Alcohol Abuse & Alcoholism
10 Important Facts
10 Important Facts
Alcohol consumption is a prevalent part of American culture. From a cold beer on game day to a champagne toast on New Years Eve, alcohol is interwoven into special events, holidays and many other parts of day-to-day life. Because of this, it can be difficult to determine whether you have been struggling with an alcohol use disorder or simply hitting the bottle a little too hard. The first step is educating yourself on alcoholism — what does it mean to be alcohol dependent? Because there is so much misinformation in circulation regarding alcohol addiction, it can be difficult to differentiate the true from the false. We have compiled a list of 10 important facts about alcoholism in order to help outline the condition in terms that make sense. We know how difficult it can be to reach out for help when you’re struggling, especially when you aren’t sure whether or not professional help is really necessary.
At The Plymouth House we are dedicated to answering common questions about alcoholism and alcohol addiction treatment in the hopes of making the entire process more straightforward. Contact us today to learn more.
Fact #1: Alcoholism is Not a Choice.
Alcoholism is recognized as a chronic medical condition by the World Health Organization, the American Psychiatric Association and several other major health-related organizations. For quite some time, alcohol dependence was viewed as a matter of weak will-power or a lack of moral resolve. People who struggled with alcoholism were thrown in psychiatric hospitals or incarcerated. Over the years, with advancements in scientific research, views of alcoholism shifted from a matter of moral ineptitude to a matter of mental health. Alcoholism is now categorized as a chronic health condition which can be effectively treated but never entirely cured. Over time, a person who is susceptible to alcoholism begins to develop a physical and psychological dependence. They lose all choice over the matter eventually; the chemistry of their brain physically changes. Many alcoholics want to quit drinking, but continue on in order to avoid painful and potentially lethal withdrawal symptoms. The good news is there is help available and recovery is always possible, no matter how severe an alcohol use disorder has become.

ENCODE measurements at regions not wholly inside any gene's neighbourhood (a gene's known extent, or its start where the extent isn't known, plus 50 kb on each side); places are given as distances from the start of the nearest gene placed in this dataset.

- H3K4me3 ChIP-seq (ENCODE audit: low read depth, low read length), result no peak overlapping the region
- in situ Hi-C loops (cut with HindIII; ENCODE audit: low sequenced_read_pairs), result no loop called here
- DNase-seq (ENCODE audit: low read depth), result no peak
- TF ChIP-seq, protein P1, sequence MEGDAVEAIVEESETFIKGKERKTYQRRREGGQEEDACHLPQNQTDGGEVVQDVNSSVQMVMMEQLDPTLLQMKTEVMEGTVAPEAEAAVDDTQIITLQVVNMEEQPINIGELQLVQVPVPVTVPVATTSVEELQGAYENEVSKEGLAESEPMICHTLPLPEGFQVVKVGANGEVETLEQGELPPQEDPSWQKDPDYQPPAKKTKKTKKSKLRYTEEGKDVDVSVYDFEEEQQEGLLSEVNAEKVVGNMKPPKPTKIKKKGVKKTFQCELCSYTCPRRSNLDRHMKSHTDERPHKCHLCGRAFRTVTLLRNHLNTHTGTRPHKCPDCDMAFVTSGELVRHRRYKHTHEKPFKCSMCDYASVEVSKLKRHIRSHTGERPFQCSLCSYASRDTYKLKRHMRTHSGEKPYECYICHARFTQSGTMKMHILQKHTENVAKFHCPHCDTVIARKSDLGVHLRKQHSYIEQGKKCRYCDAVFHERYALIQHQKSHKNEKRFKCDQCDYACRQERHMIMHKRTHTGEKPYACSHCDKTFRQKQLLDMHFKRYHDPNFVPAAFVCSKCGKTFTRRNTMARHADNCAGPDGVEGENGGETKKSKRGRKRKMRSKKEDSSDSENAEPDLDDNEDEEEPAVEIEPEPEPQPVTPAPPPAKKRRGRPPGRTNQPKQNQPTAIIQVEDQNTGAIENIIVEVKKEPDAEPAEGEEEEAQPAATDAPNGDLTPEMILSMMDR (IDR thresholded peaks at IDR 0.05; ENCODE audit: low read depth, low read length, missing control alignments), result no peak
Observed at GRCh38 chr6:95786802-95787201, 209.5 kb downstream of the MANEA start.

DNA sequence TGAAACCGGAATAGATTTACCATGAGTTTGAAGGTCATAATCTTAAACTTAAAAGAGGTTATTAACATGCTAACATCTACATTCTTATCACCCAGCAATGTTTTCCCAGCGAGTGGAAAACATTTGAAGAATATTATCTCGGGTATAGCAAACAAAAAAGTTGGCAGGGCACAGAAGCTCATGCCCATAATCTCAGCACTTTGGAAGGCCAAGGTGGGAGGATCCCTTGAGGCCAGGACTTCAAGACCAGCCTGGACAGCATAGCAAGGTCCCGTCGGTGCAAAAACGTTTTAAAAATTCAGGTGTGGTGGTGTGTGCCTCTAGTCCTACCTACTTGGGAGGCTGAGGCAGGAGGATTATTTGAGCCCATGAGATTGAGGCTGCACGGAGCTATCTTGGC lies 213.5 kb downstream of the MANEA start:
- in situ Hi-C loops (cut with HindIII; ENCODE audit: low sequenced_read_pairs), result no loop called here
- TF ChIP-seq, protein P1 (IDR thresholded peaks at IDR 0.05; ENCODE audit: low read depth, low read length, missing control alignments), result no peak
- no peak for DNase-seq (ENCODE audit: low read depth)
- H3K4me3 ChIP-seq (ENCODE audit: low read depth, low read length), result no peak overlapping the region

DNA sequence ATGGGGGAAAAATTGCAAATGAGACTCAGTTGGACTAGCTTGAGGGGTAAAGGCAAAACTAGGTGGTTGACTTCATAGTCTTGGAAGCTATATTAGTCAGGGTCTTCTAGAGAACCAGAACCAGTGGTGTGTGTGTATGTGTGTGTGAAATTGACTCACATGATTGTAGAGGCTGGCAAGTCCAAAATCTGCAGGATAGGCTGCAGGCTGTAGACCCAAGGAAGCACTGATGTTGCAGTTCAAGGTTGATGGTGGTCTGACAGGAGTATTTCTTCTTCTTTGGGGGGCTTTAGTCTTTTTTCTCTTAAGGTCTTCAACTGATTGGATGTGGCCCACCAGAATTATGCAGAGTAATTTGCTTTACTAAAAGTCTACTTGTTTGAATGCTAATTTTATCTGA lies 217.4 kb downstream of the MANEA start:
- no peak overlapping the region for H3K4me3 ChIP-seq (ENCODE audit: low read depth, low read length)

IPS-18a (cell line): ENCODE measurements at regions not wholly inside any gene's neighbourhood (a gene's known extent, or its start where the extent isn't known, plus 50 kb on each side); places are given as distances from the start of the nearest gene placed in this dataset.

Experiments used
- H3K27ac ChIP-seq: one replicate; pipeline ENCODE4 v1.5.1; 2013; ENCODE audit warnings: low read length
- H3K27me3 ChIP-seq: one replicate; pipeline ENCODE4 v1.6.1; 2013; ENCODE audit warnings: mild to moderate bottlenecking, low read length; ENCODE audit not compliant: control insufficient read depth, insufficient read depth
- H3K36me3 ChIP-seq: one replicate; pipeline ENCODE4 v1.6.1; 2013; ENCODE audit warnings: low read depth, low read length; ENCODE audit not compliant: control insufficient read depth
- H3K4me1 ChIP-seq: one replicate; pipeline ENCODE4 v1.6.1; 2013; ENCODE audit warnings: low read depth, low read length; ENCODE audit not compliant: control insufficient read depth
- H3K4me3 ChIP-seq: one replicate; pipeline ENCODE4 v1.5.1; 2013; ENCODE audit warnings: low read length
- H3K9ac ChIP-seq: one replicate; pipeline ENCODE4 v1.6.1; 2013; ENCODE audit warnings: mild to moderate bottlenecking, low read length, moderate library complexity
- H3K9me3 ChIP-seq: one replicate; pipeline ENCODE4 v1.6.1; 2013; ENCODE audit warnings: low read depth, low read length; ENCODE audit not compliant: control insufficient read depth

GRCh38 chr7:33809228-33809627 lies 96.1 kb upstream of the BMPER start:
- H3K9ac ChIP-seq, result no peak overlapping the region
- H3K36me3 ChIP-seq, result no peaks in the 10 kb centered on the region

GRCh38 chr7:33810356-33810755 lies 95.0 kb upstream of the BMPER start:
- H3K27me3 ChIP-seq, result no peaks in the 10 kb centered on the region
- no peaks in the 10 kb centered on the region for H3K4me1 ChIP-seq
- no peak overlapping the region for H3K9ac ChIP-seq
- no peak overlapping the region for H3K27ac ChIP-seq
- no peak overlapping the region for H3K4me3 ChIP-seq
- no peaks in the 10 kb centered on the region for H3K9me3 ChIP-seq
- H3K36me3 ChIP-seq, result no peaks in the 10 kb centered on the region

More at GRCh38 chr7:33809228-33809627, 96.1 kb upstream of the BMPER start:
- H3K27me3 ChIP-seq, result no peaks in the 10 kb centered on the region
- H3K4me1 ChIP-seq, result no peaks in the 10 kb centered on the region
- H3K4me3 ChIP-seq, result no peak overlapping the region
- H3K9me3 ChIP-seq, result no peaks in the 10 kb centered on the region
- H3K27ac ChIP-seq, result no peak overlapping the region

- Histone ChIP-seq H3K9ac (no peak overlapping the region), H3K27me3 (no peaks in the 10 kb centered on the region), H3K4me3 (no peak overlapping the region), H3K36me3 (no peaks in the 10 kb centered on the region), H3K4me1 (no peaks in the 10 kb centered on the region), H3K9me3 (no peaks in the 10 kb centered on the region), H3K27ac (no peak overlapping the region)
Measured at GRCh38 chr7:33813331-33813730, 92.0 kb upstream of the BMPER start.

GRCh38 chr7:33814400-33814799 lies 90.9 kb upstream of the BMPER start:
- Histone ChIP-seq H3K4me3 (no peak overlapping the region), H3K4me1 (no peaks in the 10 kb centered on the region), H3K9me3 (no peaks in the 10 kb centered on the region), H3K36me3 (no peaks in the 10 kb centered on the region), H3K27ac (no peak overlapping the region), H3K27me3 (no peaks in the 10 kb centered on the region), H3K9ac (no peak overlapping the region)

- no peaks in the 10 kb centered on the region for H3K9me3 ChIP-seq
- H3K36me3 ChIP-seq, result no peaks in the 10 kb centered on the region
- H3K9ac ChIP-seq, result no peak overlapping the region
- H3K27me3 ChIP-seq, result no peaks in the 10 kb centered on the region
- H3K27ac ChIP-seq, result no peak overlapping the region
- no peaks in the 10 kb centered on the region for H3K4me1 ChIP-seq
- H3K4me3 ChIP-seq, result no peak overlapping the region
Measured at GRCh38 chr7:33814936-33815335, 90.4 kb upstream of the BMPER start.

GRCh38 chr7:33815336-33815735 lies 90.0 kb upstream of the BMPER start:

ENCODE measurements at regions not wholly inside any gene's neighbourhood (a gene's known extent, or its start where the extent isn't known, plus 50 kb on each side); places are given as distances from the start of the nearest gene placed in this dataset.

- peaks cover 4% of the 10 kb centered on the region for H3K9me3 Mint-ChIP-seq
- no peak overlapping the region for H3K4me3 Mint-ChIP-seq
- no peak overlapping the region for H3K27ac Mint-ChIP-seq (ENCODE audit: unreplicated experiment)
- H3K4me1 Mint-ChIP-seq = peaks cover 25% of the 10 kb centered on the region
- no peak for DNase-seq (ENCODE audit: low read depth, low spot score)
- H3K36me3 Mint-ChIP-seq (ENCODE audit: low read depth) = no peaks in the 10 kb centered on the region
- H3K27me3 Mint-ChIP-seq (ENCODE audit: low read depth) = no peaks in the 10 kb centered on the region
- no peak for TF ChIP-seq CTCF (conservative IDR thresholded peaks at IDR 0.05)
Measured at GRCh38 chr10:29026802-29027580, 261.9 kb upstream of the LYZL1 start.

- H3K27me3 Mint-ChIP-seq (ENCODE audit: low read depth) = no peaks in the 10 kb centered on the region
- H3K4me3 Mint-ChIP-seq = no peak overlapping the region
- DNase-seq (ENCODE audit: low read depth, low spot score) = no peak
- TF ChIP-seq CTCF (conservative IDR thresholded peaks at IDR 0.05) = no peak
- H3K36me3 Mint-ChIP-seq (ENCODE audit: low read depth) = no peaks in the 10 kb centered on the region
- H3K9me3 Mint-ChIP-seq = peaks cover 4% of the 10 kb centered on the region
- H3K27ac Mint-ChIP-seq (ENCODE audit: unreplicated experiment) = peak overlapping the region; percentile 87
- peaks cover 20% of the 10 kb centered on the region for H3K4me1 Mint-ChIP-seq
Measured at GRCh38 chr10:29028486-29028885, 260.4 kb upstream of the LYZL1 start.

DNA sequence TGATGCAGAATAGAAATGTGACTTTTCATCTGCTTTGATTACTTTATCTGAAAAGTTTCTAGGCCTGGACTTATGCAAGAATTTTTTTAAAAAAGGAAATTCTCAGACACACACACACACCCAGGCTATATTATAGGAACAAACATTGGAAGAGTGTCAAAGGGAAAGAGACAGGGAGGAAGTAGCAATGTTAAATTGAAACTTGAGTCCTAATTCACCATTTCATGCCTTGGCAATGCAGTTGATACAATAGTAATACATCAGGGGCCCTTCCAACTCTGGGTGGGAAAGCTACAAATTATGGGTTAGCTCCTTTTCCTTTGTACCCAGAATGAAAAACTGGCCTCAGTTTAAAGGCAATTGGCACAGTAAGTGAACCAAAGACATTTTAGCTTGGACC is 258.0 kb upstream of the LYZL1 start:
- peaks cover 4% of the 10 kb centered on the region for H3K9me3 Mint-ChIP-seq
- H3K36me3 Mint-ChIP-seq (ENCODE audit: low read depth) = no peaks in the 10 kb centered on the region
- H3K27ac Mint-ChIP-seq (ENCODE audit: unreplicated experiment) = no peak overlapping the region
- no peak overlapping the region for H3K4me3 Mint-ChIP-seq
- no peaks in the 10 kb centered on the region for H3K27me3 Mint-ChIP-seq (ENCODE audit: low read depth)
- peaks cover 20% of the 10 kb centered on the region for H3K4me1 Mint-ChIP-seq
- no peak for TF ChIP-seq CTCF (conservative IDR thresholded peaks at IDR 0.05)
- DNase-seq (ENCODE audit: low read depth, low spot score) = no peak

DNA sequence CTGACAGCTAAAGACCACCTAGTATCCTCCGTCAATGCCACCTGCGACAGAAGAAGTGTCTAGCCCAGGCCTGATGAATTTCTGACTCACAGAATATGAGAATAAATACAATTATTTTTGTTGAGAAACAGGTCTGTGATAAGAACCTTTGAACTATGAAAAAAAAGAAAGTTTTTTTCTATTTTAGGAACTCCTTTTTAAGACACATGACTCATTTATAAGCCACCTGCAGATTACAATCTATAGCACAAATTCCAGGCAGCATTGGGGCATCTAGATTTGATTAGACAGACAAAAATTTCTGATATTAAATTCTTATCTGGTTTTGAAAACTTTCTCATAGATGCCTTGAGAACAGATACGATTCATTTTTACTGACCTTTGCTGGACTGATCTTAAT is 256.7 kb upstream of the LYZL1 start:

Fact #2: Alcoholism Has a Genetic Component.
An article published by the U.S. National Library of Medicine states, “Abundant evidence indicates that alcoholism is a complex genetic disease, with variations in a large number of genes affecting risk.” Alcoholism undeniably has a genetic component; this fact has been repeatedly proven by numerous scientific studies. This essentially means if you have alcoholism or addiction in your immediate family, you are more susceptible to developing a substance use disorder yourself. If your mother is an alcoholic, your father is a compulsive gambler or your older brother is addicted to prescription painkillers, it does not necessarily mean you are destined to struggle with addiction. However, if you use chemical substances regularly and/or heavily, you are more likely to develop a diagnosable substance use disorder over time.
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Fact #3: Alcoholism Can Happen to Anyone.